Most states collect taxes based on the weight of the transported goods. Truck weigh scales stations are used for these tax purposes as well as to monitor the weight of a truck to ensure that it falls within the safety guidelines that each state has in place for its road system.
While the maximum allowable weight varies, a general standard is 34,000 pounds (15,400 kilograms). Weight is generally calculated in two measurements:
- Axle weight - The amount of weight conceded by each axle
- Gross weight - The shared weight of all the axles
Truck scales are built to handle a huge amount of abuse. For example, Perryscale provides a truck scale that they warranty to weigh trucks with a gross weight of 80,000 lbs (36,000 kg) each at a rate of 200 per day, 365 days a year for 25 years! Truck Scales are built away of steel, concrete or, in most cases, a grouping of both. The technologies used in the scales themselves vary. Let's acquire as appear at some of the more common forms.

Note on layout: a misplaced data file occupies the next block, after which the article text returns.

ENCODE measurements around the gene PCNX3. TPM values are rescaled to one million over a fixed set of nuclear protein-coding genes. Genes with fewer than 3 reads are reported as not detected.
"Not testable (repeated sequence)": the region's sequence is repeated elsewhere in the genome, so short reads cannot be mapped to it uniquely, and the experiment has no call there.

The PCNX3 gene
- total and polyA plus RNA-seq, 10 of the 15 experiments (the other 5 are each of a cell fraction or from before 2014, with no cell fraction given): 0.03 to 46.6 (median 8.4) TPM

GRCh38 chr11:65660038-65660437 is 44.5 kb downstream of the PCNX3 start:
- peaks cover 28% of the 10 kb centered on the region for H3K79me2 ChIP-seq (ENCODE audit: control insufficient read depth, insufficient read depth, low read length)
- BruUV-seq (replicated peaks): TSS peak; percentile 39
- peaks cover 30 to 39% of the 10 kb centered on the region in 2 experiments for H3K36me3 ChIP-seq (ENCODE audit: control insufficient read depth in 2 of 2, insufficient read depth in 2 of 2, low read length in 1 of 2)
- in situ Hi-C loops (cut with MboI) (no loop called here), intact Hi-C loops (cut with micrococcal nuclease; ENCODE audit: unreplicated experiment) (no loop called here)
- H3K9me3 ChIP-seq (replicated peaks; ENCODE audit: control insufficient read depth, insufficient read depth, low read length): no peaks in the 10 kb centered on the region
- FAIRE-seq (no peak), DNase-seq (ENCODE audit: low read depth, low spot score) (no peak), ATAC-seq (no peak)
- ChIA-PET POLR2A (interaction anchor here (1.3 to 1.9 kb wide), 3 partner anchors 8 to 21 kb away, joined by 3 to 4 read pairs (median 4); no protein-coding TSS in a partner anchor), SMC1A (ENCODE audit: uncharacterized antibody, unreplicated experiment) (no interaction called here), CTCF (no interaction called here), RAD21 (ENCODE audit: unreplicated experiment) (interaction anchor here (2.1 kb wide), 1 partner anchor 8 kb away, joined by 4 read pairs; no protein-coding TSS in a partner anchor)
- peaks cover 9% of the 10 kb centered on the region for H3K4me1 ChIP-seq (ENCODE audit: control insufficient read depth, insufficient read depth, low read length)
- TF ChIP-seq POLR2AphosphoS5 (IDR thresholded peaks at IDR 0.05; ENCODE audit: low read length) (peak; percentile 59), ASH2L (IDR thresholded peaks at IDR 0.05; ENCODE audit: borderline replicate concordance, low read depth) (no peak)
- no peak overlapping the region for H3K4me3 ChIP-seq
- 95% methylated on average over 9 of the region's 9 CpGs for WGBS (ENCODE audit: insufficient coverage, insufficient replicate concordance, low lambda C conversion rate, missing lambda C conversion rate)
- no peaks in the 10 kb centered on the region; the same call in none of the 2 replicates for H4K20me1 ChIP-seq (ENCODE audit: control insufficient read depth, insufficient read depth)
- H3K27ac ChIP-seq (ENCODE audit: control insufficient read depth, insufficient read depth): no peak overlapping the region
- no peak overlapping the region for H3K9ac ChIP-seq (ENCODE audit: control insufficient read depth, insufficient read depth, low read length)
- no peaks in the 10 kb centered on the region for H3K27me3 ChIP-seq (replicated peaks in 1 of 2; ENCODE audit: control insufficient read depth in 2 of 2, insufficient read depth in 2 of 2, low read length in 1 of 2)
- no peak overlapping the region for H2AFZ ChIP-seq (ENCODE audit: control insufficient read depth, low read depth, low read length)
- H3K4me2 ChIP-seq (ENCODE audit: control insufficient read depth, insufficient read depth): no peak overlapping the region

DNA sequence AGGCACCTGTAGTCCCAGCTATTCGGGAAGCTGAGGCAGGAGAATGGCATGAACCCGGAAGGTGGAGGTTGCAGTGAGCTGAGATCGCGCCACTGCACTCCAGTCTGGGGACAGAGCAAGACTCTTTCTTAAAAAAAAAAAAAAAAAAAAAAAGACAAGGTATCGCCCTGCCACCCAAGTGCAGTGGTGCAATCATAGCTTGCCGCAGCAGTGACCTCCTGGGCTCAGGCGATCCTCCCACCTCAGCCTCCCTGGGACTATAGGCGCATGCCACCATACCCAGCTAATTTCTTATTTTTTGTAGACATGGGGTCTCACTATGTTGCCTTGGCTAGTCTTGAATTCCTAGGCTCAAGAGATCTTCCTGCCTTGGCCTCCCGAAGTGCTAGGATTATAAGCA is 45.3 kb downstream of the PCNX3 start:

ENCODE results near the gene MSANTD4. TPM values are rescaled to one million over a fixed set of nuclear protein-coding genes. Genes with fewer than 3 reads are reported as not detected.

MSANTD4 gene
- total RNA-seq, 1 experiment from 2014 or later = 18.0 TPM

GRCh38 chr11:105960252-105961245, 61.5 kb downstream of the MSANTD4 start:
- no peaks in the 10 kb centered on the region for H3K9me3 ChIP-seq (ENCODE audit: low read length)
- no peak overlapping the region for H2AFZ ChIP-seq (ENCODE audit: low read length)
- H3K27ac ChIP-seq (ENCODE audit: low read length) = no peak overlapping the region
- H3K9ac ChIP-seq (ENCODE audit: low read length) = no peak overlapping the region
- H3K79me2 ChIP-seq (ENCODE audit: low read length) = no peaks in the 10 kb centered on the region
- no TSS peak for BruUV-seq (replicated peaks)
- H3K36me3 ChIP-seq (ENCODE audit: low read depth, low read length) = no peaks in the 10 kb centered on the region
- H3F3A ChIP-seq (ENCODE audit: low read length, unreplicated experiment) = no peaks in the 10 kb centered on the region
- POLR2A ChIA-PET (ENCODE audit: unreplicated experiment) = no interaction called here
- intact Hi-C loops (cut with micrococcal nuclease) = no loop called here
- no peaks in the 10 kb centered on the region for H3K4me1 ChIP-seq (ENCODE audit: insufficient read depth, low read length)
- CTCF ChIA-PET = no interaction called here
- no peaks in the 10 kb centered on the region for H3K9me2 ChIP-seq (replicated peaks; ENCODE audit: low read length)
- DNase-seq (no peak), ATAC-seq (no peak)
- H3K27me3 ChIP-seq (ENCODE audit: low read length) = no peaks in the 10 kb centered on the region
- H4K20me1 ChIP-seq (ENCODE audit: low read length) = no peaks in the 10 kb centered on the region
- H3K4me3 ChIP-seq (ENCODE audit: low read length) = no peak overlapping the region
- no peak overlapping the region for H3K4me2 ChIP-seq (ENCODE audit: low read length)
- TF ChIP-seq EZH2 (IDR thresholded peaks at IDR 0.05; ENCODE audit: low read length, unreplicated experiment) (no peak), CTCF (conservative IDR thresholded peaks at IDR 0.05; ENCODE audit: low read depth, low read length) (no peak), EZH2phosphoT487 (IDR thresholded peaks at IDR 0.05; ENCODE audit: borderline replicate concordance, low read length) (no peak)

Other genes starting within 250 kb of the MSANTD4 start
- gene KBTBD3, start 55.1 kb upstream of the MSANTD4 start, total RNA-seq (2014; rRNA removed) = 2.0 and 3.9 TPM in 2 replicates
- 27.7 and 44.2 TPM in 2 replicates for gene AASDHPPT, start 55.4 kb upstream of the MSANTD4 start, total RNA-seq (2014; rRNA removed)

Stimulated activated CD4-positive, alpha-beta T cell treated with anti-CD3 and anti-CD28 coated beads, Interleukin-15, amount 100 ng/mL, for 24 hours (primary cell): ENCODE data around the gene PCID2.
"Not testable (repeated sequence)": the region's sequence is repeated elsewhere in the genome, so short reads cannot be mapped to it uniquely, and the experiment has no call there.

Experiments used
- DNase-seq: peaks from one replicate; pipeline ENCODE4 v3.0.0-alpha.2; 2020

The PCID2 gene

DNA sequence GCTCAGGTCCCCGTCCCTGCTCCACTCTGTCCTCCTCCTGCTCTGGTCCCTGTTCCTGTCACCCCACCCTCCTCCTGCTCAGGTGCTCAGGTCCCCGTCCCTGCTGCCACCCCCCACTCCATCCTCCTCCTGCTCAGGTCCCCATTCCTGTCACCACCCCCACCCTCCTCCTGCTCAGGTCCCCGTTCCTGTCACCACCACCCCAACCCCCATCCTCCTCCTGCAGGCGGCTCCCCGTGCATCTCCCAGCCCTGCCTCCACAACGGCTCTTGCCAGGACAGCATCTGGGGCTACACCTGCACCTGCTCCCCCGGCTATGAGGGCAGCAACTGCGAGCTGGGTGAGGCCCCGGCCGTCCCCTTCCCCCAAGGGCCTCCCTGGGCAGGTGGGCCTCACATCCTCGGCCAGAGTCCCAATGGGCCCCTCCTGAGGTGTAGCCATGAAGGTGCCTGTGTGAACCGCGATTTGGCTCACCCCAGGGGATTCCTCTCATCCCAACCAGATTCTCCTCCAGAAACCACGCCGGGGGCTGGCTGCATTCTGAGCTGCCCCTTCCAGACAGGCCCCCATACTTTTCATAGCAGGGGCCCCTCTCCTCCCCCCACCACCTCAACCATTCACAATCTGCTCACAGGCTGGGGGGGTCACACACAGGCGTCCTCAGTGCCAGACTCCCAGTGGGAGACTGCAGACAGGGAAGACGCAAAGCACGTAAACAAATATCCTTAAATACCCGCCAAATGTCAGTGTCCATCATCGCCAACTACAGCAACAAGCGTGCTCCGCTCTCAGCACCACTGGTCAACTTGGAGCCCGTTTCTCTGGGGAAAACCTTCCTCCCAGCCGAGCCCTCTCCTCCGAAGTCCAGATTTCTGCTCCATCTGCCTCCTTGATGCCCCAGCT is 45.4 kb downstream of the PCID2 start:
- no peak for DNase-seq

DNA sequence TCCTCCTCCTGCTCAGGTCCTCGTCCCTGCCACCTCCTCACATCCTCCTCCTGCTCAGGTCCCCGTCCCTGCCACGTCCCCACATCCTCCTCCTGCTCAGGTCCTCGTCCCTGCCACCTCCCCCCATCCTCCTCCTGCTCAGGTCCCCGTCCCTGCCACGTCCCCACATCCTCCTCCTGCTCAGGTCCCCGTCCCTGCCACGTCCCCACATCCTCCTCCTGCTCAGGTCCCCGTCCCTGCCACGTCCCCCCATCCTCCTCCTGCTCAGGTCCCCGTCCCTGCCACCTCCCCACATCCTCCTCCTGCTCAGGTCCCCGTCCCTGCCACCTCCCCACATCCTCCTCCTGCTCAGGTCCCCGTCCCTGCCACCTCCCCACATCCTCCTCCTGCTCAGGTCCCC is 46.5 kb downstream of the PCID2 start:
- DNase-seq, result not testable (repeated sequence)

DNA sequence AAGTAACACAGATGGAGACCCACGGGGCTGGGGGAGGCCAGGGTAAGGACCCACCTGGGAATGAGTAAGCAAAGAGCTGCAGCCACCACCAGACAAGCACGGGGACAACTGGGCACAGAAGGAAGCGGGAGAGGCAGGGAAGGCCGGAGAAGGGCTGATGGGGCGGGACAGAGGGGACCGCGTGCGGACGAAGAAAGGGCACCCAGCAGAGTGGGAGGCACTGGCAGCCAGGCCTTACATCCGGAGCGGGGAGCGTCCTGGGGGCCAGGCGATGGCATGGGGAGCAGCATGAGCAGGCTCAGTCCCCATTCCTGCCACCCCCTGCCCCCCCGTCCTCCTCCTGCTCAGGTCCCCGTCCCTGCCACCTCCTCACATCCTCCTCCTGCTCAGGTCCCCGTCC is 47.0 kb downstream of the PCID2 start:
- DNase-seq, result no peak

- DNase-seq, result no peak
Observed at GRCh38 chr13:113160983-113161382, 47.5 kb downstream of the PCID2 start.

In addition to the different scales used, there are at least three methods of getting the weight of a truck scales:
- One-axle - The most weighing method, a truck gradually drives across a single scale, stopping each time a set of wheels is on the scale. Once all the axles have been weighing, the total is added mutually.
- One-stop - A series of scales are used so that the whole truck can be weighed at once. The scales are usually connected to a single electronic controller that automatically combines the axle weights to get the gross weight.
- Weigh-in-motion (WIM) - A method that is gaining impetus, WIM uses a series of embedded sensors to compute the weight per axle as a truck drives over the sensor pad. Unlike the other two methods, there is no need for the truck to come to a entire stop while on the scales. In fact, some WIM systems are installed in highways so with the intention of all traffic is monitored at speed.